period she might have been strangulated.” A bare perusal of this
evidence/statement clearly shows that the doctor was not sure
what exactly was the effect of the so-called ligature marks that
were found on the body of the deceased. His evidence is rather
uncertain in terms since that evidence postulates more than one
possible circumstance. It also indicates that the deceased could
have been conscious for nearly an hour after she was burnt and
also contemplates deceased being strangulated as she was being
burnt. If we analyse these possibilities, it will be extremely
difficult to accept the prosecution case that there was
strangulation by the appellant for the reason that if the
strangulation had taken place during the process of burning then
the probabilities are that the accused also would have some
signs of burns on his hands, if not the burn injuries itself. But
that was not the prosecution case. It is also evident from the
said doctor’s evidence that there was a possibility that the
deceased might have survived for an hour after she was
strangulated but the other evidence adduced by the prosecution
clearly goes to show that even though there were neighbours in
the proximity, nobody ever heard any shrieks from the deceased
during her alleged strangulation or burning. Therefore, in our
opinion, the evidence of the doctor does not in any manner
support the prosecution case to prove beyond all reasonable
doubt that the appellant had caused the strangulation of the
deceased.

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Coming to the next aspect of the prosecution case that it
is the appellant who alone could have caused the burn injuries
on the deceased, it is to be noted that the said version of the
prosecution case is solely based on the fact that the accused was
last found in the house wherefrom the dead body was
recovered. Here again, we are unable to accept the finding of
the High Court because it is the prosecution case that the body
in question was found in a locked room where both the front
door and the window of the room were locked/bolted from
inside. The prosecution tried to develop an hypothesis that there
was a window in the house which had a barrel bolt which bolt
could have been closed from inside after a person came out of
the window and shook the window in such a manner as to put
the bolt in proper position. The learned Sessions Judge who
conducted a spot-inspection and tried to examine this aspect of
the case, has clearly stated that it was extremely difficult to do
so and he himself could do it with great difficulty and that too
in third attempt. That apart, the case of the prosecution that the
appellant might have come out of the window and then locked
it from inside afterwards is again only an hypothesis inasmuch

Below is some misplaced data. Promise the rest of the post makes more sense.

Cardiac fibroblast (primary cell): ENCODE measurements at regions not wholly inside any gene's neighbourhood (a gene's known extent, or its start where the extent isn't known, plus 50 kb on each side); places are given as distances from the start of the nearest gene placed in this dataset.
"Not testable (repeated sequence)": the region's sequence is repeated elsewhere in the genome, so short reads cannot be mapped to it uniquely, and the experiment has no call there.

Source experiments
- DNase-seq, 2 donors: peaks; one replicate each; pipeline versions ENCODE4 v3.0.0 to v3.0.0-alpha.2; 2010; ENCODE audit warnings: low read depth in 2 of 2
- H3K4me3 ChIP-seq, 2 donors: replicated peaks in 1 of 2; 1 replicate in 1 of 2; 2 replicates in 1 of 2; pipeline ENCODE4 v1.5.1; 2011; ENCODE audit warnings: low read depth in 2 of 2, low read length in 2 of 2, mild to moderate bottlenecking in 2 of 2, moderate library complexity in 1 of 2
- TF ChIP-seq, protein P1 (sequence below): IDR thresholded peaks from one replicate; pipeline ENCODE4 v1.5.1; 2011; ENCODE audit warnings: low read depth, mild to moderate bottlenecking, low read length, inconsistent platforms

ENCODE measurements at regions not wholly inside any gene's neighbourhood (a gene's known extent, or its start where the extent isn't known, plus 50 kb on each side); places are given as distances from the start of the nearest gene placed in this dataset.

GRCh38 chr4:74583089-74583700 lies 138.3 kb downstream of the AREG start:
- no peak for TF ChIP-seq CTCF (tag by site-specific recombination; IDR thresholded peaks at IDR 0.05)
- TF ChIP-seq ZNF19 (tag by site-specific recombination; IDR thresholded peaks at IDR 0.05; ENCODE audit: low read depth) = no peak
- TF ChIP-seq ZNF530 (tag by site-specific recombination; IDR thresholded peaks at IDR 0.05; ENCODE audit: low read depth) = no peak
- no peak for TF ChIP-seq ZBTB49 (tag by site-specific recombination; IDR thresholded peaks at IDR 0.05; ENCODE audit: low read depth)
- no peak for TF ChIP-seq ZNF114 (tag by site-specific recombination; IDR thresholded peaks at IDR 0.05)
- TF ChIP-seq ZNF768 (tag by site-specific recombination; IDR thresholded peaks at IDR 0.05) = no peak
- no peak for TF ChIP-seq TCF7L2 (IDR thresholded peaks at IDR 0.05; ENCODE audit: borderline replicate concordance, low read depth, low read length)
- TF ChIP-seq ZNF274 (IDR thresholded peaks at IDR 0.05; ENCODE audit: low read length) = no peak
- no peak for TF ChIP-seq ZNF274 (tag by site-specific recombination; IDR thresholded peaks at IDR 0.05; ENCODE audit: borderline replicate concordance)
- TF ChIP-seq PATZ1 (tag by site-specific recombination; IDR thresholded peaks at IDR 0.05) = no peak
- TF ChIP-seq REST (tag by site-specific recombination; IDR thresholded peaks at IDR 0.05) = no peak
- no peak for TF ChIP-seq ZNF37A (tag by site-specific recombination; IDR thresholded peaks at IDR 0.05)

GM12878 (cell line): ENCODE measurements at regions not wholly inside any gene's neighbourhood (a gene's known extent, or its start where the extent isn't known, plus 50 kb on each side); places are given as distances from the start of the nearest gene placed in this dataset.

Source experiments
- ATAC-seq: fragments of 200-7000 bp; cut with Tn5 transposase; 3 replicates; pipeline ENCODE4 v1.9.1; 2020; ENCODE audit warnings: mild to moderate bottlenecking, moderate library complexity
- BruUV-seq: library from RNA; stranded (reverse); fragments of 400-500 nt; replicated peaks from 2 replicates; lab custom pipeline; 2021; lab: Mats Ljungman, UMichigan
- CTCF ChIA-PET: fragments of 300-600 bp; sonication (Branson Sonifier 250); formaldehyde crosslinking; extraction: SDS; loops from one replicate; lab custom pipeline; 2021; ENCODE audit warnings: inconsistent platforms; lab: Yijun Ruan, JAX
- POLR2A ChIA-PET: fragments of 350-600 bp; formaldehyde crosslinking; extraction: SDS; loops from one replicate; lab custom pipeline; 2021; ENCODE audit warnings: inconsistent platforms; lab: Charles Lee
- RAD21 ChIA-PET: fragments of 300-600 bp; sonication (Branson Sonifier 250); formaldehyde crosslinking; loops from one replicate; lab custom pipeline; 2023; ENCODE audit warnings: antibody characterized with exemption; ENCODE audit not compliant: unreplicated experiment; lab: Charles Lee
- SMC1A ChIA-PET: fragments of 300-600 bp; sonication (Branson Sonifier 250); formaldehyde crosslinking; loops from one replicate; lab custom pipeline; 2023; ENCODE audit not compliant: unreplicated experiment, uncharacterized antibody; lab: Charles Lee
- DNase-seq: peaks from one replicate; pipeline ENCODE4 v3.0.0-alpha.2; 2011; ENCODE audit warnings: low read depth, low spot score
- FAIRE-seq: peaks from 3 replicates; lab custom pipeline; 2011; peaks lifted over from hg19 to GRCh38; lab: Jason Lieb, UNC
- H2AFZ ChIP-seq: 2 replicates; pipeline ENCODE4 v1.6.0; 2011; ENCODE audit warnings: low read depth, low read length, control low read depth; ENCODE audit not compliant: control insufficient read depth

as no witness has ever stated that the appellant was seen coming
out of the window. It is true that some witnesses, who have
turned hostile, have stated in their examinations-in-chief that
they saw the appellant coming out of the house but they did not
say that he was coming out of the window or at what point of
time he came out of the house. Therefore, in our opinion, it is
not at all safe to draw any such inference against the innocence
of the accused based on the facts which are not at all proved.

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We are satisfied that the prosecution has failed to
establish the case against the appellant beyond all reasonable
doubt. The appellant having been acquitted of the charge under
Section 201 read with Section 306 IPC, there being no cross-
appeal by the State, we do not think it is necessary for us to go
into that aspect of the matter. Even otherwise, so far as the
appellant herein is concerned, we find that there is no motive
whatsoever why the appellant should have caused the death or
abetted the suicide of the deceased because she failed to bring
in sufficient dowry. In the background of the prosecution
evidence which shows that the appellant and Ram Kumar were
satisfied with the gold-ring which was given by the father-in-
law and the Government job which he managed to get for Ram
Kumar, therefore, even according to the prosecution case, the
appellant’s son was not having any grouse against his wife on
account of bringing in insufficient dowry. We find it extremely
difficult why the appellant who was visiting his son and
daughter-in-law and had come only 3 days prior to the incident
in question, should go to such an extent of murdering or
abetting the suicide of his daughter-in-law for not bringing in
sufficient dowry. In our opinion, it is extremely dangerous to
rely upon the prosecution evidence to base a conviction against
the appellant. In the said view of the matter, this appeal
succeeds and the same is allowed accordingly. The conviction
and the sentence imposed on the appellant by the High Court as
well as the trial court are set aside. The appellant shall be set at
liberty, if not required in any other case.

(N. Santosh Hegde)

January 29, 2002. (Doraiswamy Raju)